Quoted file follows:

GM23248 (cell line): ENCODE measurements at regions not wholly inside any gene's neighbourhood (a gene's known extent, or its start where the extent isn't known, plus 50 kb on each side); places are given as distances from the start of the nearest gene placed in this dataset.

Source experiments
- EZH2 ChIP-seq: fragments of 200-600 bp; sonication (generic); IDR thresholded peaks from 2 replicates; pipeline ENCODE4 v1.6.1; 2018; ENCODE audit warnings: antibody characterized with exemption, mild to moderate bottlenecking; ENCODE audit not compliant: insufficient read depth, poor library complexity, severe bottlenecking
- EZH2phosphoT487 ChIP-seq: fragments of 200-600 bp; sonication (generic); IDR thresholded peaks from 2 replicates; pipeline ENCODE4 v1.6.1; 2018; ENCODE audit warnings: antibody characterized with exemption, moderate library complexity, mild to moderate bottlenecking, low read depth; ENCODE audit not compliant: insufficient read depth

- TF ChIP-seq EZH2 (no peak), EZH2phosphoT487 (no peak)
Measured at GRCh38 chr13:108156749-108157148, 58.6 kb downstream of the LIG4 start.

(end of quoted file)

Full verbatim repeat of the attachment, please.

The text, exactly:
GM23248 (cell line): ENCODE measurements at regions not wholly inside any gene's neighbourhood (a gene's known extent, or its start where the extent isn't known, plus 50 kb on each side); places are given as distances from the start of the nearest gene placed in this dataset.

Source experiments
- EZH2 ChIP-seq: fragments of 200-600 bp; sonication (generic); IDR thresholded peaks from 2 replicates; pipeline ENCODE4 v1.6.1; 2018; ENCODE audit warnings: antibody characterized with exemption, mild to moderate bottlenecking; ENCODE audit not compliant: insufficient read depth, poor library complexity, severe bottlenecking
- EZH2phosphoT487 ChIP-seq: fragments of 200-600 bp; sonication (generic); IDR thresholded peaks from 2 replicates; pipeline ENCODE4 v1.6.1; 2018; ENCODE audit warnings: antibody characterized with exemption, moderate library complexity, mild to moderate bottlenecking, low read depth; ENCODE audit not compliant: insufficient read depth

- TF ChIP-seq EZH2 (no peak), EZH2phosphoT487 (no peak)
Measured at GRCh38 chr13:108156749-108157148, 58.6 kb downstream of the LIG4 start.